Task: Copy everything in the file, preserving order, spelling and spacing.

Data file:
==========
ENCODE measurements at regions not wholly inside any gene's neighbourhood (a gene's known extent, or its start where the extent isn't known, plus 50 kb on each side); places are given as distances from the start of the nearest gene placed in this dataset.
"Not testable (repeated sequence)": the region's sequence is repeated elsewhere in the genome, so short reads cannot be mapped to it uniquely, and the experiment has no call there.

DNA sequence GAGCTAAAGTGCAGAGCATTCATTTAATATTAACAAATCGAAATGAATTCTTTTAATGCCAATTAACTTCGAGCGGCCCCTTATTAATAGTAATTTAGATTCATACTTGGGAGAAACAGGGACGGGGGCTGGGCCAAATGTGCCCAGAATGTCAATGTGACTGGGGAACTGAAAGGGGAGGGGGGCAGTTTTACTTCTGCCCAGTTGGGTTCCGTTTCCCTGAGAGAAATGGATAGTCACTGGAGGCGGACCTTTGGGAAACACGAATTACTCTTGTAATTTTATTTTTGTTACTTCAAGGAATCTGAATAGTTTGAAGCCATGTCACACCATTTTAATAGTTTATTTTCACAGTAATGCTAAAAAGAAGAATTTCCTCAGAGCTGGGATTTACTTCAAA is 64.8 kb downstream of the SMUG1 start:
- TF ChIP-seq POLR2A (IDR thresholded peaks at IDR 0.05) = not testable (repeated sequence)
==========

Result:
ENCODE measurements at regions not wholly inside any gene's neighbourhood (a gene's known extent, or its start where the extent isn't known, plus 50 kb on each side); places are given as distances from the start of the nearest gene placed in this dataset.
"Not testable (repeated sequence)": the region's sequence is repeated elsewhere in the genome, so short reads cannot be mapped to it uniquely, and the experiment has no call there.

DNA sequence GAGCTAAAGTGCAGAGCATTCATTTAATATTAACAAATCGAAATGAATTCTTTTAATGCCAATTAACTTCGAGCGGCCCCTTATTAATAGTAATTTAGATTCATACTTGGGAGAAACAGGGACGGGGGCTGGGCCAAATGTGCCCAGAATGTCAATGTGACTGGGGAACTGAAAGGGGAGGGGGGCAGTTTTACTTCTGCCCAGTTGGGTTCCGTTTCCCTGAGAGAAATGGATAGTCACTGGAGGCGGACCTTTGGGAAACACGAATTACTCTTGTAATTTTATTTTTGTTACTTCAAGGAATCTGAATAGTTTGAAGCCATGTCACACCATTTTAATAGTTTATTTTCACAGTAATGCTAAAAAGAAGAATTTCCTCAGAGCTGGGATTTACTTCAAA is 64.8 kb downstream of the SMUG1 start:
- TF ChIP-seq POLR2A (IDR thresholded peaks at IDR 0.05) = not testable (repeated sequence)